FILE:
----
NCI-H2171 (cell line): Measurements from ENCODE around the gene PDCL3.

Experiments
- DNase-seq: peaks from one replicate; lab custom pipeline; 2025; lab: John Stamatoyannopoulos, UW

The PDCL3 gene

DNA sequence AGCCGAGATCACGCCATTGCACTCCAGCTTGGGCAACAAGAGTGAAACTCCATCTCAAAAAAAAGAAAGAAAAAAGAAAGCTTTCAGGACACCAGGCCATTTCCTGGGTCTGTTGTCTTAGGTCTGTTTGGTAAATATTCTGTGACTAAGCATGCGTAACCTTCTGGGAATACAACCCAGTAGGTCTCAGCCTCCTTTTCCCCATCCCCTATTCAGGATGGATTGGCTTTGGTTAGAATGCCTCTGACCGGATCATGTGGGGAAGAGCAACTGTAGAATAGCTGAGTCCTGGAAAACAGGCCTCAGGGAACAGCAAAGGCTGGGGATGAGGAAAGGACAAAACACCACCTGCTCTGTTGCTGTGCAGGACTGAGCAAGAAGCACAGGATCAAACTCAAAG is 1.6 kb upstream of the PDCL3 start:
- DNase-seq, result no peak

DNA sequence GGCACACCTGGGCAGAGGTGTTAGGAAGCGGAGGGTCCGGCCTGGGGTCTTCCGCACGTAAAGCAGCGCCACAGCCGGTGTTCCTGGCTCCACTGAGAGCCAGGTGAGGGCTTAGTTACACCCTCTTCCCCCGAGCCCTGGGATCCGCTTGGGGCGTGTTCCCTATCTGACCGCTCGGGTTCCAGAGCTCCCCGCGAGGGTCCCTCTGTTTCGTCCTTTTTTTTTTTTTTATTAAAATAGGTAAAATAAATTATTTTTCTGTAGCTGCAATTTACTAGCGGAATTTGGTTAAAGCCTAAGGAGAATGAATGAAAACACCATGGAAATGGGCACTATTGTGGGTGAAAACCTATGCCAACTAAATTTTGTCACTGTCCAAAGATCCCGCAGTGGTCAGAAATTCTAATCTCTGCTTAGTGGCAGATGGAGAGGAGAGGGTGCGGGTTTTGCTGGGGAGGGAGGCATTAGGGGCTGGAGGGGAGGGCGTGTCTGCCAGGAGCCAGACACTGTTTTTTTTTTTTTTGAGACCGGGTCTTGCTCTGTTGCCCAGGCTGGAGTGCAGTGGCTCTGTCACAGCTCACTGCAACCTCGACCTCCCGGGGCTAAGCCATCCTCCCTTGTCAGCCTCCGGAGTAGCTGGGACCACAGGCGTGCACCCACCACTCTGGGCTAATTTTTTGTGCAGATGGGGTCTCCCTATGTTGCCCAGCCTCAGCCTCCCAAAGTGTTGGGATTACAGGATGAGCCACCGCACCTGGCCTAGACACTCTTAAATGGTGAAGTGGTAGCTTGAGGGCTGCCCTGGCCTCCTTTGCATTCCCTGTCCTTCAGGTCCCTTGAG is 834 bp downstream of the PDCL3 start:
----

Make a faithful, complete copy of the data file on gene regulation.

NCI-H2171 (cell line): Measurements from ENCODE around the gene PDCL3.

Experiments
- DNase-seq: peaks from one replicate; lab custom pipeline; 2025; lab: John Stamatoyannopoulos, UW

The PDCL3 gene

DNA sequence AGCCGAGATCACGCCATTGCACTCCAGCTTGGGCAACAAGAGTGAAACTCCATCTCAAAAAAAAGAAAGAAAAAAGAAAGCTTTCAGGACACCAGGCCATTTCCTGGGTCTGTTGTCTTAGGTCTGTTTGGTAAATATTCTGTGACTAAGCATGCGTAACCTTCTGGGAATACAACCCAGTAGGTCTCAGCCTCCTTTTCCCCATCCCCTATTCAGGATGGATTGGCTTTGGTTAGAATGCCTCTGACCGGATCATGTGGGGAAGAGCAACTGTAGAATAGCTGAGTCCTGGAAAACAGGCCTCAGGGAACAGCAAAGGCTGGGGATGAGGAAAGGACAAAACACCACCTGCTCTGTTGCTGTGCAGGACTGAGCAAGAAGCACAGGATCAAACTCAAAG is 1.6 kb upstream of the PDCL3 start:
- DNase-seq, result no peak

DNA sequence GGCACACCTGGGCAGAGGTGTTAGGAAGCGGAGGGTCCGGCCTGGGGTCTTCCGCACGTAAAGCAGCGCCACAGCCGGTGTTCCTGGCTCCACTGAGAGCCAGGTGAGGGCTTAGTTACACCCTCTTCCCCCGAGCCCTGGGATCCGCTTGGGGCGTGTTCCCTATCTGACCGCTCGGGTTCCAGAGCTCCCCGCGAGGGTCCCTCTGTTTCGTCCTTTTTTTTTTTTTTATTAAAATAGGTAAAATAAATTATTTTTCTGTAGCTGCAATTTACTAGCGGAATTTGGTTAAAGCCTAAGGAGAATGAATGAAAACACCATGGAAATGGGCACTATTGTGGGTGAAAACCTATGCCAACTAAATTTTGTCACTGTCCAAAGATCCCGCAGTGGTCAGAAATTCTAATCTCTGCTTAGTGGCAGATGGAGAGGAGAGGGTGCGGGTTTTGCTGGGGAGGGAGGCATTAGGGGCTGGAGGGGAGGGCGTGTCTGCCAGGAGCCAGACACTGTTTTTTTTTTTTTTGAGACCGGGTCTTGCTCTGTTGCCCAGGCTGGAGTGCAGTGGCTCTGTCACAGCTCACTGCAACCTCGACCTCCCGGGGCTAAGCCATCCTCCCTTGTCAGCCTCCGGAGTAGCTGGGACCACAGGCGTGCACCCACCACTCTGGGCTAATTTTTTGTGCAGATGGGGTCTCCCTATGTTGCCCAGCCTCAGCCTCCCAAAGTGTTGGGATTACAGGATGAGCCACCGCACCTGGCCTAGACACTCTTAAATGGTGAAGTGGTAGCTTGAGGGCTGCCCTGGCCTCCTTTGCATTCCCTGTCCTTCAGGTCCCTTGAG is 834 bp downstream of the PDCL3 start: